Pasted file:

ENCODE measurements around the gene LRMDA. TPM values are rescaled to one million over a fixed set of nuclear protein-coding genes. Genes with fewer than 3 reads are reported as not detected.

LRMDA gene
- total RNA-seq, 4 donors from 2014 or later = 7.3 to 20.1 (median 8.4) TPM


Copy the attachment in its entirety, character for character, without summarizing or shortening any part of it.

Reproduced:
ENCODE measurements around the gene LRMDA. TPM values are rescaled to one million over a fixed set of nuclear protein-coding genes. Genes with fewer than 3 reads are reported as not detected.

LRMDA gene
- total RNA-seq, 4 donors from 2014 or later = 7.3 to 20.1 (median 8.4) TPM